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Here's what could happen now that the Supreme Court has overturned Roe v. Wade

Anti-abortion rights activists protest outside of the U.S. Supreme Court on Tuesday in Washington, D.C.
Anna Moneymaker
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Anti-abortion rights activists protest outside of the U.S. Supreme Court on Tuesday in Washington, D.C.

Updated June 24, 2022 at 4:27 PM ET

Nearly 1 in 4 women in the U.S. are expected to get an abortion at some point in their lives, according to a 2017 study.

The opinion by the Supreme Court on Friday that overturns Roe v. Wade will have a major impact in states across the country that have already signaled their intention to restrict or ban abortion. A leaked draft opinion from the U.S. Supreme Court in May on case Dobbs v. Jackson Women's Health Organization suggested this decision might happen.

According to the Guttmacher Institute, a research group that supports abortion rights, 58% of U.S. women of reproductive age — or 40 million — live in states that are "hostile" to abortion.

The opinion overturning Roe does not ban abortion nationwide but instead allows states to drastically restrict or even ban abortion, which advocates for reproductive rights say could have seismic consequences for the country.

Here's what a future without Roe v. Wade means:

  • Ahead of the decision to overturn Roe, more than 20 states had laws meant to restrict or ban abortion soon after the Supreme Court ruling, according to Guttmacher. One type of statute, called a "trigger law," is designed to take effect after a Supreme Court ruling. Abortion bans in Kentucky, Louisiana and South Dakota went into effect immediately after the ruling, while bans in Idaho, Tennessee and Texas won't take effect for another 30 days. Seven other states have trigger laws that require an additional step from a state official. Additionally, some states still have pre-Roe abortion bans on the books that haven't been enforced. Other laws express the intent of states to crack down on abortion if permitted by the Supreme Court.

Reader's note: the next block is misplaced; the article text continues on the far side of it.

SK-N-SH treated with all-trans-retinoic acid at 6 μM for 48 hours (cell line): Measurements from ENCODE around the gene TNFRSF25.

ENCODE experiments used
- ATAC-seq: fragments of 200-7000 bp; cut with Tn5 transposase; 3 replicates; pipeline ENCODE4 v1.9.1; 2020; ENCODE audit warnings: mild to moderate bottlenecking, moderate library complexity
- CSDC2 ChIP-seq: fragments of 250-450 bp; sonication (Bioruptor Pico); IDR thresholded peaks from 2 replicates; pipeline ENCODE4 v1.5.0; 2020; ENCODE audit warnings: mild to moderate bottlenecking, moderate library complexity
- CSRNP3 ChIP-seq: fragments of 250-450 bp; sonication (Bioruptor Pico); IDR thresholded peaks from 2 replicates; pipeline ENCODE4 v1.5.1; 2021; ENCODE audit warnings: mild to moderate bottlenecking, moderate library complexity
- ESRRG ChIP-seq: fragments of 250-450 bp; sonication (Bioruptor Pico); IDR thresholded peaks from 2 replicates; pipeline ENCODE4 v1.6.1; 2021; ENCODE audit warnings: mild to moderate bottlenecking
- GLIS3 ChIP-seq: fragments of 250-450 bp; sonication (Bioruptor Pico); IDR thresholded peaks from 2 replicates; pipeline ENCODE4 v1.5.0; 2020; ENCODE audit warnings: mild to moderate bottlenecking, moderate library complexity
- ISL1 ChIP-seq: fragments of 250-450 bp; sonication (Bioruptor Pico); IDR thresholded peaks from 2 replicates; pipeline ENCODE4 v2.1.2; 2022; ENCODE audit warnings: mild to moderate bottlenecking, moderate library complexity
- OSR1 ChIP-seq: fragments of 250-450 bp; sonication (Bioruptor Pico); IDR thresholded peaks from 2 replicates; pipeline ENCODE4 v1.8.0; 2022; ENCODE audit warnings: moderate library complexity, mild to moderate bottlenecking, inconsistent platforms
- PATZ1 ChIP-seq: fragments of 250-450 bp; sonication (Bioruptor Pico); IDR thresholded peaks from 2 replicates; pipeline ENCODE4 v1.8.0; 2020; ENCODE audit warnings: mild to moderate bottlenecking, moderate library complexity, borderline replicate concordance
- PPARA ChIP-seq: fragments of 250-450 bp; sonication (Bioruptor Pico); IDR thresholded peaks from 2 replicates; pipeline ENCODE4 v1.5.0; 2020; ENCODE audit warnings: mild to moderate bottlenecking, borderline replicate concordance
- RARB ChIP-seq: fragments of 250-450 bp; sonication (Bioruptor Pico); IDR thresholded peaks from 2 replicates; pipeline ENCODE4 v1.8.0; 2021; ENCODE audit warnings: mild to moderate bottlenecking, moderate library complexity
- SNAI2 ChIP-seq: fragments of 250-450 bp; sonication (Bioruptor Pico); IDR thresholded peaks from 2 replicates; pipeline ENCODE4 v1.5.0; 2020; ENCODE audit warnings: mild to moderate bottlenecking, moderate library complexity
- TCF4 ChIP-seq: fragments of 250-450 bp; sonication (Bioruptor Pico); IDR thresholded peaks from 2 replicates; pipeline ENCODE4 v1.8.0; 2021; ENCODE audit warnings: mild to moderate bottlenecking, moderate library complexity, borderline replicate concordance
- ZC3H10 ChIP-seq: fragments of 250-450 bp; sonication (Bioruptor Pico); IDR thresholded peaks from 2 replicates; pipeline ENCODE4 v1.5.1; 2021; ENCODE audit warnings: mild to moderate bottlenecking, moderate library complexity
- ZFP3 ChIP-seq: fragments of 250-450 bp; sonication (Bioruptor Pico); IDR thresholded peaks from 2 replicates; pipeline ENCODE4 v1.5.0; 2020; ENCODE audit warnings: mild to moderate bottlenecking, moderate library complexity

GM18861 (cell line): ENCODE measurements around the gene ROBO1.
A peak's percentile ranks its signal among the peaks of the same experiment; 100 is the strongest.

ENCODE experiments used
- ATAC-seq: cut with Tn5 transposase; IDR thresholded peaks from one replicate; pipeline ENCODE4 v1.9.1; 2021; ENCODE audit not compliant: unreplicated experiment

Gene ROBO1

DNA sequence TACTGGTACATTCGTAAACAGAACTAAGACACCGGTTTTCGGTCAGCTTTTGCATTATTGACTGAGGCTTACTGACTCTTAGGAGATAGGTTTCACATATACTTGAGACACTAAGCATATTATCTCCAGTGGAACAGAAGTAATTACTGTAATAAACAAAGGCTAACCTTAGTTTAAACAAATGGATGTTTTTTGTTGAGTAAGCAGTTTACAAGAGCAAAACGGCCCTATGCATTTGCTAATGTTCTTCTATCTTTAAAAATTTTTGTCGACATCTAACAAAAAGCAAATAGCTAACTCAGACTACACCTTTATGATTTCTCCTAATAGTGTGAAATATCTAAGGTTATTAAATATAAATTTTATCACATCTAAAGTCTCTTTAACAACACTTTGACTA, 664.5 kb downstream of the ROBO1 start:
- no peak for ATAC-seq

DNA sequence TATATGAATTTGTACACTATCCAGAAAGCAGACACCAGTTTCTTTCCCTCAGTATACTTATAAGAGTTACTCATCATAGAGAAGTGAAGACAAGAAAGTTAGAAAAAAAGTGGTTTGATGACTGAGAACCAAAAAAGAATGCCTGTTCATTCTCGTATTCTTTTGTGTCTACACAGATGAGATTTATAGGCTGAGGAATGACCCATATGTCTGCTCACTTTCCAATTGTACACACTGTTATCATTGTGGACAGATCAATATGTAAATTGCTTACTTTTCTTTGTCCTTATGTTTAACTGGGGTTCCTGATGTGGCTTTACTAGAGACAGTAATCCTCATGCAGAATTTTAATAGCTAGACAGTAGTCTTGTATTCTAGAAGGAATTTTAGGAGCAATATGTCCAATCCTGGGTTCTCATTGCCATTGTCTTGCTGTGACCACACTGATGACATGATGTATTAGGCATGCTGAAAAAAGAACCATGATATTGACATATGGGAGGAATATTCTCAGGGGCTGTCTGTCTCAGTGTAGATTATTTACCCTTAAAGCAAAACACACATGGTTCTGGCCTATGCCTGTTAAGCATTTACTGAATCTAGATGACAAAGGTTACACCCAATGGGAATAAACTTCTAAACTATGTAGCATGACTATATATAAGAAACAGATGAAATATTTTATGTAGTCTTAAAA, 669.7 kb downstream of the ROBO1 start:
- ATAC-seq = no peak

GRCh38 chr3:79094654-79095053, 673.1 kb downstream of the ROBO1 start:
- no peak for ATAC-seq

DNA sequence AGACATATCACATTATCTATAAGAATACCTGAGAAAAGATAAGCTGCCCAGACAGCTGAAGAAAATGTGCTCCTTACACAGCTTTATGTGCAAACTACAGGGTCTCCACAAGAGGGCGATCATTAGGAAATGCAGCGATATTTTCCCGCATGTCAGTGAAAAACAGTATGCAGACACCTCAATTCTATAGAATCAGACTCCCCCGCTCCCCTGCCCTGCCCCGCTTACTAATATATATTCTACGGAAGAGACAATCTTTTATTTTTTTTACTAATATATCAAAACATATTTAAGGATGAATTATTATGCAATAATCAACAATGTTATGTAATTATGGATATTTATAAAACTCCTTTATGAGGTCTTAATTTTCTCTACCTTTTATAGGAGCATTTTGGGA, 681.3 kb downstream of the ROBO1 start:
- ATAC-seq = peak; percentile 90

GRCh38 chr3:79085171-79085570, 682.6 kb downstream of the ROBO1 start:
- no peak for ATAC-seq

• States that continue to allow abortion will likely see an influx of patients seeking care. For example, after Texas enacted its roughly six-week ban on abortion last year, some residents began to get abortions out of state. In the final four months of last year, Planned Parenthood clinics in states near Texas reported a nearly 800% increase in abortion patients from Texas compared to the same period in the prior year.
  • Women of color will bear the brunt of further abortion restrictions. According to The Associated Press, Black and Hispanic women get abortions at higher rates than their peers in conservative states. Women of color could have a harder time traveling out of state for an abortion due to financial constraints, the AP said.
  • Limits on abortion access can lead to negative long-term health effects. A major study from the University of California, San Francisco found that women are harmed by being denied abortions. The women surveyed who gave birth had economic hardships that lasted for several years, were more likely to raise the child alone, and were at higher risk of developing serious health problems than those who had had abortions.
  • Some blue states are already taking steps to enshrine the right to abortion in state law. From Colorado to New Jersey, Democratic governors have signed laws protecting reproductive rights and announced their intention to be able to provide abortion services to people who live in states where the procedure is restricted.
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